RevDate: 2019-02-24

Lin JN, Lai CH, Yang CH, et al (2019)

Genomic Features, Comparative Genomics, and Antimicrobial Susceptibility Patterns of Elizabethkingia bruuniana.

Scientific reports, 9(1):2267 pii:10.1038/s41598-019-38998-6.

Elizabethkingia bruuniana is a novel species of the Elizabethkingia genus. There is scant information on this microorganism. Here, we report the whole-genome features and antimicrobial susceptibility patterns of E. bruuniana strain EM798-26. Elizabethkingia strain EM798-26 was initially identified as E. miricola. This isolate contained a circular genome of 4,393,011 bp. The whole-genome sequence-based phylogeny revealed that Elizabethkingia strain EM798-26 was in the same group of the type strain E. bruuniana G0146T. Both in silico DNA-DNA hybridization and average nucleotide identity analysis clearly demonstrated that Elizabethkingia strain EM798-26 was a species of E. bruuniana. The pan-genome analysis identified 2,875 gene families in the core genome and 5,199 gene families in the pan genome of eight publicly available E. bruuniana genome sequences. The unique genes accounted for 0.2-12.1% of the pan genome in each E. bruuniana. A total of 59 potential virulence factor homologs were predicted in the whole-genome of E. bruuniana strain EM798-26. This isolate was nonsusceptible to multiple antibiotics, but susceptible to aminoglycosides, minocycline, and levofloxacin. The whole-genome sequence analysis of E. bruuniana EM798-26 revealed 29 homologs of antibiotic resistance-related genes. This study presents the genomic features of E. bruuniana. Knowledge of the genomic characteristics provides valuable insights into a novel species.

RevDate: 2019-03-25
CmpDate: 2019-03-25

López-Pérez M, Jayakumar JM, Haro-Moreno JM, et al (2019)

Evolutionary Model of Cluster Divergence of the Emergent Marine Pathogen Vibrio vulnificus: From Genotype to Ecotype.

mBio, 10(1): pii:mBio.02852-18.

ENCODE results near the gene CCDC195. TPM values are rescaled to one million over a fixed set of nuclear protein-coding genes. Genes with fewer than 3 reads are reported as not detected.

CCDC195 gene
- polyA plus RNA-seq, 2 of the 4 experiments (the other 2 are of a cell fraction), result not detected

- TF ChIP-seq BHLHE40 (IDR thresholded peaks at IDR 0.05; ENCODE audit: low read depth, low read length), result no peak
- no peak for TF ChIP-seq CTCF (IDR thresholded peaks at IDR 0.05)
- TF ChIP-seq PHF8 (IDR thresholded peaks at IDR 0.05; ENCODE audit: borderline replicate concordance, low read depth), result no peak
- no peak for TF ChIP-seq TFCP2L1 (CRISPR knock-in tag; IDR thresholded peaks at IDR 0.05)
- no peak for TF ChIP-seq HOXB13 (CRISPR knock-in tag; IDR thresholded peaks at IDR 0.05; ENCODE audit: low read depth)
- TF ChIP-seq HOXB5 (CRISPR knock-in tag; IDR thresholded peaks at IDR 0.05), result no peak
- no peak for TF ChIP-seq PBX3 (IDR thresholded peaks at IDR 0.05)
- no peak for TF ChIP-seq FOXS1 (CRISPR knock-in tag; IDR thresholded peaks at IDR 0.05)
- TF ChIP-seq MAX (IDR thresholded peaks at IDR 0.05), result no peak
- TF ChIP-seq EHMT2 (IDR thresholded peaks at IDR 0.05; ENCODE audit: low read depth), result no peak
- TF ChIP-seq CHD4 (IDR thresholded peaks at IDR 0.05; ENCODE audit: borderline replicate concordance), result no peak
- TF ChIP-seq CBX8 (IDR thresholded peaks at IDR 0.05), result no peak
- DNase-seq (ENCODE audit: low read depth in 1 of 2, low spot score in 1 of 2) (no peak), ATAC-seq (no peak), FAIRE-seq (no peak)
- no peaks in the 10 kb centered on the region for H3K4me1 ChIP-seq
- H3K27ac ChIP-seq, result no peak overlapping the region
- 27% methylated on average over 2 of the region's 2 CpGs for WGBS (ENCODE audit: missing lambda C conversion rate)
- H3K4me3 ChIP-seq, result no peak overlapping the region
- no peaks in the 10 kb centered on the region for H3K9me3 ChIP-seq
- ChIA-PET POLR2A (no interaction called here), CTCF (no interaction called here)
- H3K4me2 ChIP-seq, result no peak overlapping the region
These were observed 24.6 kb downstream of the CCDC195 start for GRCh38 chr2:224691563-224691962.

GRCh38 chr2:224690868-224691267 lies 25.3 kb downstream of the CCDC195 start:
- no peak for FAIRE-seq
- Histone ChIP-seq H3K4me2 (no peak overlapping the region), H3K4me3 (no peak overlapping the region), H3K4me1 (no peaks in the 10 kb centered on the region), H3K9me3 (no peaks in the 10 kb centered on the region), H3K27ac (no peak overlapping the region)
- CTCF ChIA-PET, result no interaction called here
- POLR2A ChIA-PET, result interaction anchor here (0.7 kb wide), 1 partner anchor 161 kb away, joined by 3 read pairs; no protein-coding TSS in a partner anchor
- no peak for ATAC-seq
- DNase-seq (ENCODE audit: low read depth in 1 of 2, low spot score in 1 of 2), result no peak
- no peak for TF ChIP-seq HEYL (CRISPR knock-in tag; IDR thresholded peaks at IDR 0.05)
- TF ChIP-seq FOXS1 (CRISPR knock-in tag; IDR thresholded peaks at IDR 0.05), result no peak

Vibrio vulnificus, an opportunistic pathogen, is the causative agent of a life-threatening septicemia and a rising problem for aquaculture worldwide. The genetic factors that differentiate its clinical and environmental strains remain enigmatic. Furthermore, clinical strains have emerged from every clade of V. vulnificus In this work, we investigated the underlying genomic properties and population dynamics of the V. vulnificus species from an evolutionary and ecological point of view. Genome comparisons and bioinformatic analyses of 113 V. vulnificus isolates indicate that the population of V. vulnificus is made up of four different clusters. We found evidence that recombination and gene flow between the two largest clusters (cluster 1 [C1] and C2) have drastically decreased to the point where they are diverging independently. Pangenome and phenotypic analyses showed two markedly different lifestyles for these two clusters, indicating commensal (C2) and bloomer (C1) ecotypes, with differences in carbohydrate utilization, defense systems, and chemotaxis, among other characteristics. Nonetheless, we identified frequent intra- and interspecies exchange of mobile genetic elements (e.g., antibiotic resistance plasmids, novel "chromids," or two different and concurrent type VI secretion systems) that provide high levels of genetic diversity in the population. Surprisingly, we identified strains from both clusters in the mucosa of aquaculture species, indicating that manmade niches are bringing strains from the two clusters together. We propose an evolutionary model of V. vulnificus that could be broadly applicable to other pathogenic vibrios and facultative bacterial pathogens to pursue strategies to prevent their infections and emergence.IMPORTANCEVibrio vulnificus is an emergent marine pathogen and is the cause of a deadly septicemia. However, the genetic factors that differentiate its clinical and environmental strains and its several biotypes remain mostly enigmatic. In this work, we investigated the underlying genomic properties and population dynamics of the V. vulnificus species to elucidate the traits that make these strains emerge as a human pathogen. The acquisition of different ecological determinants could have allowed the development of highly divergent clusters with different lifestyles within the same environment. However, we identified strains from both clusters in the mucosa of aquaculture species, indicating that manmade niches are bringing strains from the two clusters together, posing a potential risk of recombination and of emergence of novel variants. We propose a new evolutionary model that provides a perspective that could be broadly applicable to other pathogenic vibrios and facultative bacterial pathogens to pursue strategies to prevent their infections.